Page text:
Chicago Sets Safe Harbor Rules for Local Taxes—but Not Without Controversy
The U.S. Supreme Court’s seminal decision in South Dakota v. Wayfair, Inc. (Wayfair) essentially authorized economic nexus statutes for sales and use tax purposes as long as the taxpayer has a “substantial nexus.” Although South Dakota’s thresholds of $100,000 of sales or 200 transactions is viewed as a guide, it is still unknown if the thresholds lesser than those employed in South Dakota would be substantial.
To promote certainty, the City of Chicago issued an information bulletin on January 21, 2021, employing a safe harbor regarding some of its local taxes. Specifically, an out-of-state entity that receives less than $100,000 in revenue from Chicago customers during the most recent consecutive four calendar quarters will not be expected to collect the following taxes from its Chicago customers during the current calendar quarter:
- Chicago’s amusement tax, Chapter 4-156 of the Municipal Code of Chicago, as applied to amusements that are delivered electronically, such as video streaming, audio streaming, and online games
- Chicago’s personal property lease transaction tax, Code Chapter 3-32, as applied to nonpossessory computer leases
The safe harbor will only apply prospectively beginning July 1, 2021.
However, if the safe harbor does not apply, the City of Chicago may still determine an out-of-state entity has nexus. The information bulletin pointed out that Wayfair quoted Polar Tankers, Inc. v. City of Valdez, 557 U.S. 1, 11 (2009) where the U.S. Supreme Court held the quantity of business activity must be “substantial” before nexus is created. In performing its analysis, the City of Chicago will consider whether an out-of-state entity meets the economic thresholds that apply to Illinois; however, that factor will not necessarily be treated as determinative, unless the safe harbor applies. If the safe harbor does not apply, the City of Chicago may consider other factors, such as agreements the entity has with other businesses in Chicago; activities the entity’s employees or other agents perform on the entity’s behalf in Chicago; any physical presence the entity has in Chicago; advertising directed at Chicago customers; and any other facts that support or oppose the conclusion that the entity has purposefully availed itself of the privilege of carrying on business in Chicago.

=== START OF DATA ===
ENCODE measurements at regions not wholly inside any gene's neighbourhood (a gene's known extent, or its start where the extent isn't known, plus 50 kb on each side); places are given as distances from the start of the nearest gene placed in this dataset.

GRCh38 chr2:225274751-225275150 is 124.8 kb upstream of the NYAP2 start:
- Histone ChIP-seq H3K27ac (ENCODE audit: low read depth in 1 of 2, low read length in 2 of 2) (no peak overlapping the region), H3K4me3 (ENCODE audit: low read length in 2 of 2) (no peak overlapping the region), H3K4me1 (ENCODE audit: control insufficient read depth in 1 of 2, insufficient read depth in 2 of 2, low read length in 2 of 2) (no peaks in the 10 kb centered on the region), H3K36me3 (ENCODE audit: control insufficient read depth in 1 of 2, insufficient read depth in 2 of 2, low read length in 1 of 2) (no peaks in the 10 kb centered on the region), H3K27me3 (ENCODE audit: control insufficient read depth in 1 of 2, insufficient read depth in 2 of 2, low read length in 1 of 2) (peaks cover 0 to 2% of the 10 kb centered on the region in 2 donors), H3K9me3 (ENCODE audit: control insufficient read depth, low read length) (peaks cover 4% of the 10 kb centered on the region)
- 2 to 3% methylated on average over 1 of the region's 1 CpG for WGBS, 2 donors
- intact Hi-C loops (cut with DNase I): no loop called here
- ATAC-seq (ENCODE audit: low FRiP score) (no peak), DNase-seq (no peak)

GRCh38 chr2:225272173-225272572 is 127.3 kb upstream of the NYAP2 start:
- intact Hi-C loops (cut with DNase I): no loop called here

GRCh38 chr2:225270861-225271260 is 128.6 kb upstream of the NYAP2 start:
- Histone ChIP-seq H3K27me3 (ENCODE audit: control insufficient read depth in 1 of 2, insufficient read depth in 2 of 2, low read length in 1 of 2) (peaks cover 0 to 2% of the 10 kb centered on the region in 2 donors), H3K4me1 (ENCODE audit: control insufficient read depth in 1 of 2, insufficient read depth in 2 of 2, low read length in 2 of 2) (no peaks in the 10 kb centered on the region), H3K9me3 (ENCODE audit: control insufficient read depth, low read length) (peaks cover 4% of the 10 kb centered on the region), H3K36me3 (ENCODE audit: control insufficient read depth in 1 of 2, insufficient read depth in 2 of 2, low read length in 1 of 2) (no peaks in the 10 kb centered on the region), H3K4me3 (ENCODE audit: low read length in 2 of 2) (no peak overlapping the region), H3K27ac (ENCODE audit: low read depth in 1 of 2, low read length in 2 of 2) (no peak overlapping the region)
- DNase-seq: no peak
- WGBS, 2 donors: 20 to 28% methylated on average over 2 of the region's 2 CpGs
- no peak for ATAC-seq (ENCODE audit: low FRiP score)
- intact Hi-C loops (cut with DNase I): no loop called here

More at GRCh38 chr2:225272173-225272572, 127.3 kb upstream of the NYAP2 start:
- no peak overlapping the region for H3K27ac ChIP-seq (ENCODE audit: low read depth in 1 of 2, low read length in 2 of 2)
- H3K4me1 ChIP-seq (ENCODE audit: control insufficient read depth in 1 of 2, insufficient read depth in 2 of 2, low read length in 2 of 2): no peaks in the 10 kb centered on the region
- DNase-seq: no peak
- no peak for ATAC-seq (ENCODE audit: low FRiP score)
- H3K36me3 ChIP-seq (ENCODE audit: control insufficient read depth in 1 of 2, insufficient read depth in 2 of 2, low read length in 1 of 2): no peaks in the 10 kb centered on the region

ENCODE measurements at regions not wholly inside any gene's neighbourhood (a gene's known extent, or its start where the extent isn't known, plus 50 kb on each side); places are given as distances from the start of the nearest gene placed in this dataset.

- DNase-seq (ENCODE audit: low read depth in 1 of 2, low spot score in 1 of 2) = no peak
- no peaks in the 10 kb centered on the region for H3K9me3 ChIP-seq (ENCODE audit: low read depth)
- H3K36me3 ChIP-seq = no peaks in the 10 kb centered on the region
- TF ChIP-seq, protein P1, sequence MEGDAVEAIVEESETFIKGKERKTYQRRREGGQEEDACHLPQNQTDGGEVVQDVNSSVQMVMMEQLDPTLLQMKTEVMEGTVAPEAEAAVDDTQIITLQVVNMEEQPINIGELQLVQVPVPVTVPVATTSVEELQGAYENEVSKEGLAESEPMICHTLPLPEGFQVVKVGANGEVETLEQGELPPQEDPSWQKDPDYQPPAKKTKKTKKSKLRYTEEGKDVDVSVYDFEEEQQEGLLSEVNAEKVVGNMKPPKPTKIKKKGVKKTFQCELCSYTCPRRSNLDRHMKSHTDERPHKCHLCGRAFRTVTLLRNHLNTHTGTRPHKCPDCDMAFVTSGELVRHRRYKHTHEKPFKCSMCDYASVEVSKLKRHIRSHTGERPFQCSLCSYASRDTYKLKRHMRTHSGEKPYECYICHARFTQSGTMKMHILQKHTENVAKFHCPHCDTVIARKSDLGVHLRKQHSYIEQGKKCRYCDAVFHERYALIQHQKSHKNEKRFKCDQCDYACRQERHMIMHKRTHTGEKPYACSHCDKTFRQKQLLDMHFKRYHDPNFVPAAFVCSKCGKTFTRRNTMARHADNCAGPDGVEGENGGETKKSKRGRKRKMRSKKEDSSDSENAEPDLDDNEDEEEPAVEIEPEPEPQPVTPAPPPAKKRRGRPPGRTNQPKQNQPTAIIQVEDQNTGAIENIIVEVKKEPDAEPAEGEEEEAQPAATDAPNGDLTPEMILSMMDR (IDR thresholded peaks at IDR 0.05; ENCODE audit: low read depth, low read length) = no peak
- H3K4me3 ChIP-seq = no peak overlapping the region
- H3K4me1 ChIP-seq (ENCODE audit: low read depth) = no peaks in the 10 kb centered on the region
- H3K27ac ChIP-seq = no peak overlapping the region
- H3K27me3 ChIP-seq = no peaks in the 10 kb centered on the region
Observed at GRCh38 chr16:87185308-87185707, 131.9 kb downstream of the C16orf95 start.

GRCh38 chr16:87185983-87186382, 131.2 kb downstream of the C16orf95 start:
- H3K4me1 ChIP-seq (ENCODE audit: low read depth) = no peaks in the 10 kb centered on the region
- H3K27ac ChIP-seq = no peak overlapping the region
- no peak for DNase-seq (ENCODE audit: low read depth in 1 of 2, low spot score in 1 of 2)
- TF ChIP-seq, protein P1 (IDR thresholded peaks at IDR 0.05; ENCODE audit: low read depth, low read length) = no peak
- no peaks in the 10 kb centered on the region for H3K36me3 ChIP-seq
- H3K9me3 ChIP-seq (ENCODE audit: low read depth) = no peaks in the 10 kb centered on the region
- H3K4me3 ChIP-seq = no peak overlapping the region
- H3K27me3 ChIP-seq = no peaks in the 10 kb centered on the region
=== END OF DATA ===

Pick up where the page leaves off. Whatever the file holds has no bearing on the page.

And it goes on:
A few observations are of note. First, if an out-of-state entity merely advertises to Chicago customers, could that activity alone generate nexus? A careful reading of prior U.S. Supreme Court cases would seem to answer in the negative. While advertising alone may satisfy the Due Process Clause, it would not satisfy the Commerce Clause. Second, if the safe harbor is not met but the out-of-state entity advertises and makes sales to Chicago customers, what volume of sales or how much advertising is enough to generate nexus? Overall, there is still no clear guidance on the essence of “substantial” in making a nexus determination.
For additional guidance on the City of Chicago’s new safe harbor, contact your BKD Trusted Advisor™ or submit the Contact Us form below.